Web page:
Bill Kirchen & Austin de Lone
Rating: 3.5 out of 5 stars
The times they might be a-changin’ as Dylan so timelessly stated in the 60s (and this duo reprises), but for Bill Kirchen and Austin de Lone, the times are going backwards to the late 70s. That’s when guitarist Kirchen, then fresh from his stint in Commander Cody’s Lost Planet Airmen, and keyboardist de Lone, ex-of Eggs Over Easy, first joined forces in a band called the Moonlighters. Despite a handful of tough, Rockpile influenced albums (one was even produced by Nick Lowe), the Moonlighters never generated more than a trickle of interest. Perhaps that will change now.
Although de Lone and Kirchen are not officially reforming the Moonlighters, they have re-teamed for this partnership album whose somewhat clunky title refers to its bi-continental recording. Recorded primarily in Austin and London with two different rhythm sections, the pair is in fine spirits as they frolic through what was once considered pub rock in the UK and bar band music in the US. Now it’s thrown into the Americana bag. But genre pigeonholing aside, this set mixes some relative obscurities with new originals and is a modest yet rollicking good time. Lead vocals are shared and even though the tracks were recorded with different backing musicians and producers, the disc feels like a unified whole.
Kirchen and de Lone dig into and rearrange some Commander Cody lost gems with “Wine Wine Wine” (from the Cody band’s debut where it was called “Wine, Do Yer Stuff”) and drag 1986’s “Let it Rock” into the swamp for a slower Nick Lowe-styled version that would do J.J. Cale proud. They get soulful on a lovely version of the Percy Sledge classic “Warm and Tender Love” and tear it up with the piano boogie-woogie of “All Torn Up.” The disc’s only full-fledged gospel track, “Somebody’s Going Home,” an original from Kirchen and co-writer Blackie Farrell, pays tribute to and was influenced by the Staple Singers. Interestingly it’s the only selection recorded in both the UK and the States. Texas songwriting legend Butch Hancock stops in to lend vocals to his rocking “Oxblood,” one of the disc’s many highlights.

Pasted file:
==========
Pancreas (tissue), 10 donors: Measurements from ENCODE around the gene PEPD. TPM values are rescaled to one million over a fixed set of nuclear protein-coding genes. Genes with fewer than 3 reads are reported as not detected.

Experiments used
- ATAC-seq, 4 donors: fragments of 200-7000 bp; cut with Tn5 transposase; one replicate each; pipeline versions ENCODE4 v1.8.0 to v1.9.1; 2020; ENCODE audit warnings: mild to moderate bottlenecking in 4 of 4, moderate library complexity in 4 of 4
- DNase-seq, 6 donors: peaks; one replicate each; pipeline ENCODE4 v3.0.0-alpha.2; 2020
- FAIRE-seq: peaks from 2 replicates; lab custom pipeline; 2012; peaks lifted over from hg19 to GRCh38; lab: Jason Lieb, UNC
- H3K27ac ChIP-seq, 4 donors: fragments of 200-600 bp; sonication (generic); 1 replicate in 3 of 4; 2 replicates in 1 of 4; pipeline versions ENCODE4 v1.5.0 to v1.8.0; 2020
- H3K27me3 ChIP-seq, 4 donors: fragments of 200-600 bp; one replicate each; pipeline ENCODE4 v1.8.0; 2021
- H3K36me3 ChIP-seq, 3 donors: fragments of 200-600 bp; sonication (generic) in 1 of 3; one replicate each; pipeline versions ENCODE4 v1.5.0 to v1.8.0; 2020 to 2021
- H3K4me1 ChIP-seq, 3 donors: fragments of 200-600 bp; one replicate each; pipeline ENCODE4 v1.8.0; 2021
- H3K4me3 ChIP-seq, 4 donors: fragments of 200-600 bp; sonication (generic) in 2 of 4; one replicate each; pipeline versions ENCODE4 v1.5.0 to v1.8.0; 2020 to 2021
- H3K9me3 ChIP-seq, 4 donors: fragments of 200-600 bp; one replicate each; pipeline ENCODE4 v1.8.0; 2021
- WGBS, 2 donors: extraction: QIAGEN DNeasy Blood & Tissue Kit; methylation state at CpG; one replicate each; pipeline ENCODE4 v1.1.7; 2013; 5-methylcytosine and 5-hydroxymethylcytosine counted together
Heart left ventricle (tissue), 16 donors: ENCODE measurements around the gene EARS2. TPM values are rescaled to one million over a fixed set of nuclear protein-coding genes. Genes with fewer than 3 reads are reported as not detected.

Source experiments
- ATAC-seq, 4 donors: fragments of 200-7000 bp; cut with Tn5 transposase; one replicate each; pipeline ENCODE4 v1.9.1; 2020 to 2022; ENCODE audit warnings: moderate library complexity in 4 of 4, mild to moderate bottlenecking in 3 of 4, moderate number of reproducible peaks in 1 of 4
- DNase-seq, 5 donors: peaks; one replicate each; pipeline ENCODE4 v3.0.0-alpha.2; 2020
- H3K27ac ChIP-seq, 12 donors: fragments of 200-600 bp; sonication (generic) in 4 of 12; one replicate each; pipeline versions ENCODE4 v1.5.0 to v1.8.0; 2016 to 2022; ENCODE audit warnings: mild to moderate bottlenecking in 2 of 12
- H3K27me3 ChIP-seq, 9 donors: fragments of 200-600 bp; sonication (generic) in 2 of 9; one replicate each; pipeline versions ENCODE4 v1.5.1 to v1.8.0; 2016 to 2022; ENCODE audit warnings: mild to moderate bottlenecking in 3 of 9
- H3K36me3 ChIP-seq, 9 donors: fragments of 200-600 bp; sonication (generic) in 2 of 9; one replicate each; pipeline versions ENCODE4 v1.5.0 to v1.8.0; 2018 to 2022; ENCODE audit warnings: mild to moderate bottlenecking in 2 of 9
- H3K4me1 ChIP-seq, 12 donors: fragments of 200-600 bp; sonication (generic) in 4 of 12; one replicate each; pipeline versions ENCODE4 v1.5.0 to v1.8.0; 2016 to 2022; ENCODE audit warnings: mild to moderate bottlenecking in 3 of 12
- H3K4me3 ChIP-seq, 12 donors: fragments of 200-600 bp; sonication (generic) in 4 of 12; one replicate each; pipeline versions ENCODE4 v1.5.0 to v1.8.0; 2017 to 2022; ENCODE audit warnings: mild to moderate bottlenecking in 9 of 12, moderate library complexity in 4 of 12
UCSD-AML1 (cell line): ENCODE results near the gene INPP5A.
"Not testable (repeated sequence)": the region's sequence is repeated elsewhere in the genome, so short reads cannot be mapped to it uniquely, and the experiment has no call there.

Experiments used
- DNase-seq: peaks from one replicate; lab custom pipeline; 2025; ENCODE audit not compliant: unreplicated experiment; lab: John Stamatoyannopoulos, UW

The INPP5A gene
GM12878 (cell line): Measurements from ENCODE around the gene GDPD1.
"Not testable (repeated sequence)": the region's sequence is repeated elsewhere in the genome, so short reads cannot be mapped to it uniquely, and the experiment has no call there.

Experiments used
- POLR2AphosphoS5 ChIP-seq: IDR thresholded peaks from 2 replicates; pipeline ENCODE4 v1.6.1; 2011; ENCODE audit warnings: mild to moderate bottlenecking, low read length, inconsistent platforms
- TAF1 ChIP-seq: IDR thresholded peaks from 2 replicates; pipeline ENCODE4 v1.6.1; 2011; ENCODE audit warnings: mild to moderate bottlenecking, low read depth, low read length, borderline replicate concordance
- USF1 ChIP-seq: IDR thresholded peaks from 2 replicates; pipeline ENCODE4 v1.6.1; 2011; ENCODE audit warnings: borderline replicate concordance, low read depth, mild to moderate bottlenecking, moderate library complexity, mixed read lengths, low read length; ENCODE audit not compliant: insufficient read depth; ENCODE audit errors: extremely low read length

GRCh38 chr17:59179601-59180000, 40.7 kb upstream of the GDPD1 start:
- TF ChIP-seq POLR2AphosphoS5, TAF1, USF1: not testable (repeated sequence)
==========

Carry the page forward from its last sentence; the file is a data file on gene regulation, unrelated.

It wouldn’t be a Bill Kirchen album without a trucking song which he gets out of the way on the opening “Hounds of Bakersfield,” a homage to Merle Haggard written just before he passed away and a showcase for Kirchen’s notorious Telecaster twang. The guitarist is a long time Dylan fan so the duo takes Dylan’s aforementioned “Times They Are A-Changin’” down to Highway 61 Revisited territory for a charged version. It closes out a rollicking, unpretentious and thoroughly enjoyable set of country, rock and roll and soul that’ll make you smile, dance and even may encourage you to search out those old Moonlighters albums to hear what you might have missed the first time around. Hal Horowitz